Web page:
Few series have conjured up more disturbing scenes than FX’s American Horror Story, a show that has gifted viewers with psychotic killers, multiple possessions and enough gore to make a splatterhouse monster gag.

For these reasons and so many more, it can be incredibly tough to watch at times. But don’t worry if you’re a newcomer checking in to American Horror Story for this year’s Hotel season, which kicks off at 10pm Wednesday, October 7 on FX. It’s everybody’s first visit, because every season is unlike every other season. Aren’t anthology series great?

Hotel continues the drama’s tradition of casting stars from previous tales in new roles, including core regulars Evan Peters, Denis O’Hare, Angela Bassett, Kathy Bates and Sarah Paulson. It also represents a number of firsts: Hotel stands as the first American Horror Story season without Jessica Lange, and the first to star Lady Gaga as The Countess, a blood-drinking owner of the Hotel Cortez, a mysterious Los Angeles establishment that has demons lurking behind every door.

Hotel happens to be the first season to return to a previous Horror Story locale – Los Angeles, home of season one’s Murder House – and the first season following the revelation that all of the stories are connected.

Again, you don’t have to have screamed your way through every hour prior season five to properly settle into American Horror Story: Hotel… but you’ll probably want to. With that in mind, here are ten episodes you definitely don’t want to sleep on.


As series table-setters go, this introduction holds nothing back in terms of letting the audience know how weird things are going to get. In a single go, as the Harmon family moves into an L.A.-area house where a murder/suicide took place, we meet a milky-eyed old housekeeper who looks young and sexy to the father in the family; an apparition wearing a leather gimp suit; and a creature who lives in the basement. Oh, and a weird guy with a burned face pops into their lives too, along with an overly-imposing, bigoted neighbor played by Lange. Strap in – the fun has only just begun.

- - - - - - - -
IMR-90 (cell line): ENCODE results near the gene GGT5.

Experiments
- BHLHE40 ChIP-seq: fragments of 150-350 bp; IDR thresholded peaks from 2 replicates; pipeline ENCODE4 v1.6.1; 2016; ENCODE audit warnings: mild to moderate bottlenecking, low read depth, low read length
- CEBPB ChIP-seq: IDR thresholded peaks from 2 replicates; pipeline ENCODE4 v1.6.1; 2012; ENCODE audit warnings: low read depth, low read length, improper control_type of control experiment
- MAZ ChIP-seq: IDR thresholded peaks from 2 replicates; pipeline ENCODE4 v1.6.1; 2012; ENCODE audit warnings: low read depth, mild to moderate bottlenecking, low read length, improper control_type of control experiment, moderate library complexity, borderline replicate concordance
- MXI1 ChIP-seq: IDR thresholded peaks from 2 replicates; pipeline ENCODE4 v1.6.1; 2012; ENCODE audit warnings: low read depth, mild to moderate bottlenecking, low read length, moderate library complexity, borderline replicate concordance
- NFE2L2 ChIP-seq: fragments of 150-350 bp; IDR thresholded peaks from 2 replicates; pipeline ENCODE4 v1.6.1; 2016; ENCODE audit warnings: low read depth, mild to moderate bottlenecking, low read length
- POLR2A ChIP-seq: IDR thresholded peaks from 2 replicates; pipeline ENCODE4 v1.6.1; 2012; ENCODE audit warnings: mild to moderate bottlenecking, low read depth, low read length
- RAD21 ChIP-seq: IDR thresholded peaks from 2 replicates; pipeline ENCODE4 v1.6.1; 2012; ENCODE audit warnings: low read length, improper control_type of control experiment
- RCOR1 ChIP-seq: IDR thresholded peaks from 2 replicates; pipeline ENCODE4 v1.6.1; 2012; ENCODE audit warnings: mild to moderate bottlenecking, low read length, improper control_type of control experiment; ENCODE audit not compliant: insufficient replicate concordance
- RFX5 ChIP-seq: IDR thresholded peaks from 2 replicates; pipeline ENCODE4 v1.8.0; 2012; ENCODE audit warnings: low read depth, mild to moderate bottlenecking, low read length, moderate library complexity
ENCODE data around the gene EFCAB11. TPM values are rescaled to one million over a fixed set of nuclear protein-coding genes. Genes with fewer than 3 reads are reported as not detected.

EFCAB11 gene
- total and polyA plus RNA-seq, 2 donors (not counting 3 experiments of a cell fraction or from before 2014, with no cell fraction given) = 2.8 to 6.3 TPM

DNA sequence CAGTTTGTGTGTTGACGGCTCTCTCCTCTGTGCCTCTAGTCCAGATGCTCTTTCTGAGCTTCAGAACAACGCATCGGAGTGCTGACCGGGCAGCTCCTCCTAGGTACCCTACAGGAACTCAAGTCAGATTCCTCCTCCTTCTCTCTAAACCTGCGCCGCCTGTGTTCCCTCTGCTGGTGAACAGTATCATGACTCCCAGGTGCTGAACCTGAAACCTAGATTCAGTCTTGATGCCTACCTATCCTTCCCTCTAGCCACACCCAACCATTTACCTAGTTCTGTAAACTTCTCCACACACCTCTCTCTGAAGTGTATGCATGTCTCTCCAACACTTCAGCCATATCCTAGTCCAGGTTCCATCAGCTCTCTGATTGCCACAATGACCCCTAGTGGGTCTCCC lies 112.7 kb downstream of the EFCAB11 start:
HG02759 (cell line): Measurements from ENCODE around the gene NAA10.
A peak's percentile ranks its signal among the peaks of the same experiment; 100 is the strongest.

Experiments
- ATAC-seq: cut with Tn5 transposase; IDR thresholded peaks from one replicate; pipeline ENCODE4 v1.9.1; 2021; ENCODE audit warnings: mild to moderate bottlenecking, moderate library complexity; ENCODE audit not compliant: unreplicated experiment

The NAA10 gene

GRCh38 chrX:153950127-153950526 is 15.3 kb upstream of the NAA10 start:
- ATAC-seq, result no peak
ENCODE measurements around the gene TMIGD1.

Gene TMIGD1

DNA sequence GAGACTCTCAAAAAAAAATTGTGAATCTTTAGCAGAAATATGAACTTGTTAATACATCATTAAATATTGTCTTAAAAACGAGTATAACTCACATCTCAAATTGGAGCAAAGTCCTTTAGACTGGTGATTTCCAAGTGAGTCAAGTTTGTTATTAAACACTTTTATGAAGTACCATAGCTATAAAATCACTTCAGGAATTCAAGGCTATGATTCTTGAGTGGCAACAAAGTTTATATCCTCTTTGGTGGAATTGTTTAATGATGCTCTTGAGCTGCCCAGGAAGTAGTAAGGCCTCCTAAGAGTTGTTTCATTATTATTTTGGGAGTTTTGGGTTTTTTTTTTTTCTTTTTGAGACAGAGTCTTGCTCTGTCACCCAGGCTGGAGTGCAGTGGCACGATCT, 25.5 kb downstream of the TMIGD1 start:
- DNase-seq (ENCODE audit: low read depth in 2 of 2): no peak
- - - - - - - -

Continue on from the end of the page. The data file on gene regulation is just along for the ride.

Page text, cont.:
Following a few unsettling incidents, the Murder House has put a strain on the Harmon family. Go figure! Ben (Dylan McDermott) and Vivien (Connie Britton) try to separate, but the house won’t let them go. At the same time their daughter Violet (Taissa Farmiga) has discovered that her teen crush, Tate (Evan Peters) perpetuated a mass shooting at his school – and hasn’t been alive for some time. The title refers to the overwhelming power of fright, as one of Ben’s patients succumbs to his fear of an urban legend and Violet gives in to the house’s overpowering evil.


In the penultimate episode of season one, the house’s hunger becomes too much for the Harmons, and Vivien’s strange, supernatural pregnancy culminates in a horrifying birth as Violet realizes what her loneliness has wrought. Permeated more by tragedy than terror, this hour brutally demonstrates the balance this unique horror anthology series strikes between fright and pathos.


The 1964-set Asylum season was certifiably bonkers, serving up laboratory monsters, Nazis, psychotic serial killers, at least one angel and…aliens? Yes, aliens. Asylum also went one step deeper, creating allegories of the time period’s battles on both the civil rights and women’s liberation fronts within its storylines. Lange comes back to the series as the iron-willed Sister Jude, alongside Lily Rabe as the corrupted nun Sister Mary Eunice. Peters returns as wrongfully accused murder suspect named Kit, and Paulson stars as Lana, a reporter who gets in over her head while investigating the dark mental institution known as Briarcliff Manor. This is also the season that introduces the microcephalic Pepper (Naomi Grossman), whose importance will be discussed later.